The past weeks have been full of very intense work for us. In the first days of the war, we undertook interventions focused on people who needed immediate support. However, being fully aware that the help will be needed in the coming months and years, and that the wave of social involvement cannot last forever, we focused on long-term, systemic assistance and integration activities. To this end, we are intensively expanding our team of specialists and volunteers, significantly increasing the scale of the programs we have carried out so far. Also taking new initiatives and activities, especially addressed to groups diagnosed by us as particularly vulnerable, i.e. to children, youngsters, women, people after trauma, citizens of countries other than Ukraine.
What do we do? The overview of the activities
- We hire new employees, especially those who speak Ukrainian. The expansion of the team covers cultural mentors (the so-called frontline employees), coordinators of individual programs, psychologists and legal team, as well as the entire administrative base of the foundation.
- We open places with safe spaces at Polish-Ukrainian border crossings and set up day-care centers for children in Warsaw.
- We increase the availability of the Foreigners Assistance Center in Warsaw and Łomża.
- We organize transport from the border for the discriminated groups of people, especially from the countries of the Global South.
- We organize temporary accommodation in Warsaw for refugees in the most difficult situation.
- We are expanding the offer of free polish language courses for children and adults. We open new groups and increase the number of hours of classes. Language lessons will also be conducted in community centers in Warsaw.
- We are increasing the scope of in-kind assistance provided within the Foundation’s magazine. In-kind support includes both everyday items and vouchers.
- We recruit and train volunteers to work in integration programs, conduct classes with children in safe space places and after-school clubs, teach polish language and other aid activities aimed at people fleeing the war.
- Our team of lawyers prepares educational materials on the employment of people from Ukraine on the basis of the special act and the Temporary Protection Directive.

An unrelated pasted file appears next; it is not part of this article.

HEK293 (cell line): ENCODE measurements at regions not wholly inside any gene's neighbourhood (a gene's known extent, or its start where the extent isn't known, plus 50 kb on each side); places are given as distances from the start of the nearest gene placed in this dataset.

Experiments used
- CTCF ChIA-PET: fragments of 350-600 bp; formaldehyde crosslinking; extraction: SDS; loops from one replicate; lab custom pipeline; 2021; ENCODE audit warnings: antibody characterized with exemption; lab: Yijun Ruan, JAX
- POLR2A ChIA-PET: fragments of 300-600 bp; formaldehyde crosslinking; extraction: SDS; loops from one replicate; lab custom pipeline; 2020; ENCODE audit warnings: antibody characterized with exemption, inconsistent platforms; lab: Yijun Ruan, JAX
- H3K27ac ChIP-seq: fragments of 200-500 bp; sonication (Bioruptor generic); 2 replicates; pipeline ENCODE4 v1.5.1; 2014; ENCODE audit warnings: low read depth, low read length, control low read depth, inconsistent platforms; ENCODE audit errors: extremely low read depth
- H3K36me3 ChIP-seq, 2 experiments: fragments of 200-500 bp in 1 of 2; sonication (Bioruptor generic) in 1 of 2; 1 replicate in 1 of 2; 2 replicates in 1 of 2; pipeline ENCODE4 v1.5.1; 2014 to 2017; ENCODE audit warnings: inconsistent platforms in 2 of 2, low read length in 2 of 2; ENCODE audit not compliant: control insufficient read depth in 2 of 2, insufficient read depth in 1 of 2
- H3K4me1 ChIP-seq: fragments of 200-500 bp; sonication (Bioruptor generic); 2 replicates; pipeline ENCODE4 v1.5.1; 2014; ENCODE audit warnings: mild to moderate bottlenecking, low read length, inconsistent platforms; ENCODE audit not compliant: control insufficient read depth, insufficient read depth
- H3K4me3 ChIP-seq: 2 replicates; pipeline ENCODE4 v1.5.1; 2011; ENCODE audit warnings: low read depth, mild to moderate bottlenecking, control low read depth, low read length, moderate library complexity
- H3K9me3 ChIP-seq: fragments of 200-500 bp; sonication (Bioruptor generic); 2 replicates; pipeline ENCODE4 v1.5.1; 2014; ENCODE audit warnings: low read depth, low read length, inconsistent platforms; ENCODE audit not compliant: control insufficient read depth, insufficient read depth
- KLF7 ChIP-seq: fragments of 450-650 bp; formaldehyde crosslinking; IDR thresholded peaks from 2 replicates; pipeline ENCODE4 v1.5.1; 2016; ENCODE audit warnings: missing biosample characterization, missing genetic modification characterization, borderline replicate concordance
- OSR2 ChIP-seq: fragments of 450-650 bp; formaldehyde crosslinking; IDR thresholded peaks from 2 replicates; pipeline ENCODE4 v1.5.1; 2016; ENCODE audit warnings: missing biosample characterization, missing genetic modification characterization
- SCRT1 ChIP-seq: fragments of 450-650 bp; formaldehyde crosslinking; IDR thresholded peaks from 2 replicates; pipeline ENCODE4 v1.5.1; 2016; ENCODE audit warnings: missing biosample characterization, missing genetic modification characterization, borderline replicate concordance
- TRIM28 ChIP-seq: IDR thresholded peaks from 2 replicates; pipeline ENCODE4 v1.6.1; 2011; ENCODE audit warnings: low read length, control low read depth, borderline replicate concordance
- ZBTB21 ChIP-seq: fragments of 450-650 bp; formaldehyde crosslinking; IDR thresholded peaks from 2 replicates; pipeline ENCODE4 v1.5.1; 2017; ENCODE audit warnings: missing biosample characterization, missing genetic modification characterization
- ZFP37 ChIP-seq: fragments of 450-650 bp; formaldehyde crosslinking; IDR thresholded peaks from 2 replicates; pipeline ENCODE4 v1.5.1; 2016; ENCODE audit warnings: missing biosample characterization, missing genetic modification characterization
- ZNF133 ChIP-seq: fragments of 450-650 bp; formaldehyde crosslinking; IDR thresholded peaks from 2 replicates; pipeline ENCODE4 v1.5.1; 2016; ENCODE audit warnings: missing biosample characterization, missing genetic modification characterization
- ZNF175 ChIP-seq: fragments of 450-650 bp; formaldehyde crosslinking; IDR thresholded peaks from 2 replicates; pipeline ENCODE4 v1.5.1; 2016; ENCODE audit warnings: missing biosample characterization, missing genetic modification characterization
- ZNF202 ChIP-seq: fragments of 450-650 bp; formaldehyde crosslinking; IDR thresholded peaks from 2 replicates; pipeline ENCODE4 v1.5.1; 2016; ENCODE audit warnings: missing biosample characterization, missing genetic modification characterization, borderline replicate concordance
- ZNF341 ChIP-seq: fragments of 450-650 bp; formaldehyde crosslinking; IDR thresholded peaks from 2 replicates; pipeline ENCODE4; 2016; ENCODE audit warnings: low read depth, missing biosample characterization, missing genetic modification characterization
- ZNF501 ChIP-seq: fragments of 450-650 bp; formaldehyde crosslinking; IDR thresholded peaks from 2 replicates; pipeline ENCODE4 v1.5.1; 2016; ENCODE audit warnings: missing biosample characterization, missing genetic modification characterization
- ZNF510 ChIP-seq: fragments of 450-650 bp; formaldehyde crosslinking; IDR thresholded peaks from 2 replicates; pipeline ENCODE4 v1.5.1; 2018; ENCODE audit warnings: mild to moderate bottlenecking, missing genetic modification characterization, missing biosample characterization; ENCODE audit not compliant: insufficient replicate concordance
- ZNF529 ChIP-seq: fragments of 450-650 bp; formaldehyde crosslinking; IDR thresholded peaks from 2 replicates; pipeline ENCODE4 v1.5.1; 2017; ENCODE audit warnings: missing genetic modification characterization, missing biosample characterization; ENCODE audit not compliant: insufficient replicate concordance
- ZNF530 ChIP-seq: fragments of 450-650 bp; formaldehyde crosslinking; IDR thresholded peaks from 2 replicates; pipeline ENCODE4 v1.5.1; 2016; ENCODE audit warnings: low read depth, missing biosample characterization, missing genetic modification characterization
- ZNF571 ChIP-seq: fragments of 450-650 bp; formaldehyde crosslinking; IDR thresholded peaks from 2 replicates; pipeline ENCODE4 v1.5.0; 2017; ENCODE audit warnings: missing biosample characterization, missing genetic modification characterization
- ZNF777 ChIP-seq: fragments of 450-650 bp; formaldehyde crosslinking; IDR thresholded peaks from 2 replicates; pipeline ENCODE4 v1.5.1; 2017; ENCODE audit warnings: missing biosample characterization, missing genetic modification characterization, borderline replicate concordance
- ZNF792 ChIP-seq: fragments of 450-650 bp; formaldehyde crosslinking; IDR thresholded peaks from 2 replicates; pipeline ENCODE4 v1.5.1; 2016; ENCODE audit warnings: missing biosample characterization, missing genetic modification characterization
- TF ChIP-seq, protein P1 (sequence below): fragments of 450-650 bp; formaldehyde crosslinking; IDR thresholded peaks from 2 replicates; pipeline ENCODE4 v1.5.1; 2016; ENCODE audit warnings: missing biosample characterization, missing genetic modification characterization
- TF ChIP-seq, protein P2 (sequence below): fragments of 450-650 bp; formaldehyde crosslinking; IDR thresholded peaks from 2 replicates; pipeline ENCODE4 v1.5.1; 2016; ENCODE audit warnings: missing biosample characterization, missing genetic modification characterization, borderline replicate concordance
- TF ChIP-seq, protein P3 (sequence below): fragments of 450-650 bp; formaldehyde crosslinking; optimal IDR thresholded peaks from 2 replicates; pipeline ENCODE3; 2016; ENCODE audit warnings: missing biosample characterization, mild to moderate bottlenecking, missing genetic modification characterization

Safe spaces for children at reception points near the border
Neither border crossings nor reception points are adapted to the children’s needs. Moreover, children are one of the groups that we have diagnosed as the most vulnerable and at risk of trafficking. That is why we decided to create dedicated spaces at reception points, which will increase their safety.
Safe spaces for the youngest are places where children can play and take part in activities organized by the Foundation’s employees and volunteers cooperating with us. During this time, their mothers can think about what to do next, call their loved ones, or simply rest, while their children are looked after by responsible adults.
In March, we created 6 safe spaces for children at reception points. Here are some statistics as of 03/31/2022:
- The point in Hrubieszów has been operating since March 12, we worked there with 565 children.
- The smallest point in Łodyna (Ustrzyki Dolne) opened second on 21.03. 51 children used it already.
- The point has been operating in Przemyśl since March 29, and it was visited by 72 children in two days.
- The point in Korczowa started operating on March 30, and on the first day it was visited by 21 children.
- The space for children in Zamość also works from 30/03 and on the first day we hosted 7 children there.
- There were 5 children in Dorohusk, a point as small as Łodyna, which had been operating since 30.03.